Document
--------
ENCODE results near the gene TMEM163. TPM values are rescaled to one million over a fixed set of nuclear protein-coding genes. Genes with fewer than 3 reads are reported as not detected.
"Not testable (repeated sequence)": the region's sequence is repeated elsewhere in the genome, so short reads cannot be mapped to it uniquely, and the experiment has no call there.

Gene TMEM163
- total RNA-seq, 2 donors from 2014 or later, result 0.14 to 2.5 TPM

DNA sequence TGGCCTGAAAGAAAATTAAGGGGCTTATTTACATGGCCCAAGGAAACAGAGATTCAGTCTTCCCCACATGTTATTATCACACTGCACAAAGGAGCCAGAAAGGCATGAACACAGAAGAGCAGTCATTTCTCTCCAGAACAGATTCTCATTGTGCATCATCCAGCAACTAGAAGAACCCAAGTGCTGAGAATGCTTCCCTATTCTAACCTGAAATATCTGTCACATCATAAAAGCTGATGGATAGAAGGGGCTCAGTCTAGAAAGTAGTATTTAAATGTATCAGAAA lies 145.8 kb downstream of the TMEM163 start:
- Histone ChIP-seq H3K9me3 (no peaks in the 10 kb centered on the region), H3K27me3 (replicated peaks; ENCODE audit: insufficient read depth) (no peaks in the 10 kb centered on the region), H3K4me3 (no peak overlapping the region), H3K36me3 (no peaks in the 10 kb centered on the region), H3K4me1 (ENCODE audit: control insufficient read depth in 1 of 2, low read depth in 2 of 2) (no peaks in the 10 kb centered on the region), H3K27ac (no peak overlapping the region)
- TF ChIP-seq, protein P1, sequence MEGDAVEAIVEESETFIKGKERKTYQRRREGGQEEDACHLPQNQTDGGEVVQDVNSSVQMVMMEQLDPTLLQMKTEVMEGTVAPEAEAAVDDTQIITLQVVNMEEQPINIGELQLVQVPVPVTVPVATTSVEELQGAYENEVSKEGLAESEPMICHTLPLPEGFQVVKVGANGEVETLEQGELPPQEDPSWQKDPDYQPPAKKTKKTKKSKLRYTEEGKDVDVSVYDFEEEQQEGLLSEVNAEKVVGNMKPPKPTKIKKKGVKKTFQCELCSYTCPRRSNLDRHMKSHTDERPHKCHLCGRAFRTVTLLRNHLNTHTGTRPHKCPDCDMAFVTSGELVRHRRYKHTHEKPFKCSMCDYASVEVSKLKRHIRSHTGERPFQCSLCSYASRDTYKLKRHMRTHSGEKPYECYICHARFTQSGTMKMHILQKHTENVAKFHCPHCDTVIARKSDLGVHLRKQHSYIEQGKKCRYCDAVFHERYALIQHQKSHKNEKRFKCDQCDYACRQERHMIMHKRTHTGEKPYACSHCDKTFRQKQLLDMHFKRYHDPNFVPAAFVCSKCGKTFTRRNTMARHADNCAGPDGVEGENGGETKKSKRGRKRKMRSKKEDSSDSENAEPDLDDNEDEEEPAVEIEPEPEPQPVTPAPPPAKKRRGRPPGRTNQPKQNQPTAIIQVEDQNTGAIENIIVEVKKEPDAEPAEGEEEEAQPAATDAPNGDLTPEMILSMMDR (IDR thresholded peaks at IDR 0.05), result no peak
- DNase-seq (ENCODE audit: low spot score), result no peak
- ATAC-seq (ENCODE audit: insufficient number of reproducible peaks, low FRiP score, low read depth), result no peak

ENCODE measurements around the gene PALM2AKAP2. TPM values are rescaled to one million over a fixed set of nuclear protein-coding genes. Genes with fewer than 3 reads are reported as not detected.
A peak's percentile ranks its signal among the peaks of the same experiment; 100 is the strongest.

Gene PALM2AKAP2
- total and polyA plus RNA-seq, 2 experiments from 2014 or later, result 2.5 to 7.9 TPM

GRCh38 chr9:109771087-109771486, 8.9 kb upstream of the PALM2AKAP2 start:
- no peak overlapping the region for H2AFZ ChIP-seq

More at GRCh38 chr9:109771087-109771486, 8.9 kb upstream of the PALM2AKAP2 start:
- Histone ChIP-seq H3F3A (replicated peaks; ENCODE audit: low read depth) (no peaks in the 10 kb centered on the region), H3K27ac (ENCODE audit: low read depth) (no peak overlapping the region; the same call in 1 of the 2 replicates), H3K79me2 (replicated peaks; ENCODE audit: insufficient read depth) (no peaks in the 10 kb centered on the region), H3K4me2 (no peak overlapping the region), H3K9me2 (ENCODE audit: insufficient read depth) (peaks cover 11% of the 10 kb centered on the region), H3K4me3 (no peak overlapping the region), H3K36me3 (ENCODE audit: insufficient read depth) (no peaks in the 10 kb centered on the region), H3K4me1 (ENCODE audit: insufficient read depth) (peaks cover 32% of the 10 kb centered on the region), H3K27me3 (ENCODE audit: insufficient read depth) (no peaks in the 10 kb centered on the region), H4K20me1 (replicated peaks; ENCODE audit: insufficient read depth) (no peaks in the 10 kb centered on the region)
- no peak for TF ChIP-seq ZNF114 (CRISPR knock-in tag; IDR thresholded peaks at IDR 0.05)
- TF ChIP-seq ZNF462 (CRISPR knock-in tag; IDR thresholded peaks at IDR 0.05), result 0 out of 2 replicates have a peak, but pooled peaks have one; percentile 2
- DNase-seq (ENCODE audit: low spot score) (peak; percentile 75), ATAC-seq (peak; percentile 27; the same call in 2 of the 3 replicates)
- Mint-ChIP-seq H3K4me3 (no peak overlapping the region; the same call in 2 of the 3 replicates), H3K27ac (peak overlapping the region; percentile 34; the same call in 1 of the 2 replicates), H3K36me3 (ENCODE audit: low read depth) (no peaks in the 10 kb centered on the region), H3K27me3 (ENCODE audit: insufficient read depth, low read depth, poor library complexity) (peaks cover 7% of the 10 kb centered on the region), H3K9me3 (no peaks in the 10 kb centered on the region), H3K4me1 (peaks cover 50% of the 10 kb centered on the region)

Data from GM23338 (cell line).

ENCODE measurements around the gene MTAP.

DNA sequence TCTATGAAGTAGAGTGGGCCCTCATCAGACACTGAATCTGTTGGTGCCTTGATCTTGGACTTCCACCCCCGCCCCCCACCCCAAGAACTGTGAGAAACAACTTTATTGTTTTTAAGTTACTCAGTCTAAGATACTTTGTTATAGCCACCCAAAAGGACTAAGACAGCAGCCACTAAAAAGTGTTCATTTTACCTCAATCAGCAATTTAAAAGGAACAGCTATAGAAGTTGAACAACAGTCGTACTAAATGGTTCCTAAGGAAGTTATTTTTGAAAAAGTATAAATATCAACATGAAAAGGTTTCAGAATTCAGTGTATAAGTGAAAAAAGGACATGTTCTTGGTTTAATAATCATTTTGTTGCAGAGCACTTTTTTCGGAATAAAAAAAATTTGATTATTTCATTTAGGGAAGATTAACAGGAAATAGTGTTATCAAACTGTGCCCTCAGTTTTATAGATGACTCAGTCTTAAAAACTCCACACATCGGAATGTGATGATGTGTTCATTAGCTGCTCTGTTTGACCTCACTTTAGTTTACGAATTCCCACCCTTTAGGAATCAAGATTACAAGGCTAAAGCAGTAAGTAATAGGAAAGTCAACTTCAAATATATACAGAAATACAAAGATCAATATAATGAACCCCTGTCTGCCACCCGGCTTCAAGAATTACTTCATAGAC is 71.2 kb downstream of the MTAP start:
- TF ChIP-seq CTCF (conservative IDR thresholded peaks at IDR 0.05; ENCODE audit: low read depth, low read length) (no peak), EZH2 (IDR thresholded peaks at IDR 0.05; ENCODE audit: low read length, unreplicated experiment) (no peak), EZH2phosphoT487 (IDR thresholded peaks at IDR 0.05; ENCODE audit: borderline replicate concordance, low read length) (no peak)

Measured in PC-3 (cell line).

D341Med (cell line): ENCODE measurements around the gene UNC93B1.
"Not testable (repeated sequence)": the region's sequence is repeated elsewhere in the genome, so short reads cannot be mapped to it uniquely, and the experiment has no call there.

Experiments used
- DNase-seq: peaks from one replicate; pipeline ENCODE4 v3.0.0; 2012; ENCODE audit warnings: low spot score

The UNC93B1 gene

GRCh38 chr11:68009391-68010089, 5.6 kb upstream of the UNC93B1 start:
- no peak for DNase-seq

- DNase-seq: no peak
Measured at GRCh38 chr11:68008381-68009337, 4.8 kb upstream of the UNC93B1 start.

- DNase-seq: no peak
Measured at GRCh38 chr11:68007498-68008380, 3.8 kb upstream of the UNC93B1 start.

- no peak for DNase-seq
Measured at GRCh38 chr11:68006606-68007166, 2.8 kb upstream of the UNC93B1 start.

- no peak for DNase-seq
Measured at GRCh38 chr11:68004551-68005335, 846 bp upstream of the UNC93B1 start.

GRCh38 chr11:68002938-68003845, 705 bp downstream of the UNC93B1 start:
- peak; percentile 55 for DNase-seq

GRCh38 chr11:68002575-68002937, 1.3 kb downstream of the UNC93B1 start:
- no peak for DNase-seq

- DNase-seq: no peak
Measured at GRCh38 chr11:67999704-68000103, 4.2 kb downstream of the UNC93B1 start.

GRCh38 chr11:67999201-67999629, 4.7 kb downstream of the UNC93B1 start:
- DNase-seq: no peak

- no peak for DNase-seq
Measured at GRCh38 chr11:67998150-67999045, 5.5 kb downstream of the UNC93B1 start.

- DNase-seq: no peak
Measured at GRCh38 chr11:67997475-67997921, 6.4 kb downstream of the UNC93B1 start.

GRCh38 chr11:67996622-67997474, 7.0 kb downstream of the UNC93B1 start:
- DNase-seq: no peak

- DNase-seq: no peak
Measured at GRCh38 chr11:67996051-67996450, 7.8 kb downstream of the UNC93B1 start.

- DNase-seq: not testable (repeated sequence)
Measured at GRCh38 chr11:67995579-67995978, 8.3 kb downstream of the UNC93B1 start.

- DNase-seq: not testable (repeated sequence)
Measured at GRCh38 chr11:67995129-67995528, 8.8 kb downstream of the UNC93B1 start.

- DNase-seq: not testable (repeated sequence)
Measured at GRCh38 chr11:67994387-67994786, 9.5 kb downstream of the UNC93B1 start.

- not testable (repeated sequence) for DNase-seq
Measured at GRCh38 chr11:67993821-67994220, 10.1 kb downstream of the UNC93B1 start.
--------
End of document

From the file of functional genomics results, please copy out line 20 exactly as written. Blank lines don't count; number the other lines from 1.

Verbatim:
- DNase-seq (ENCODE audit: low spot score) (peak; percentile 75), ATAC-seq (peak; percentile 27; the same call in 2 of the 3 replicates)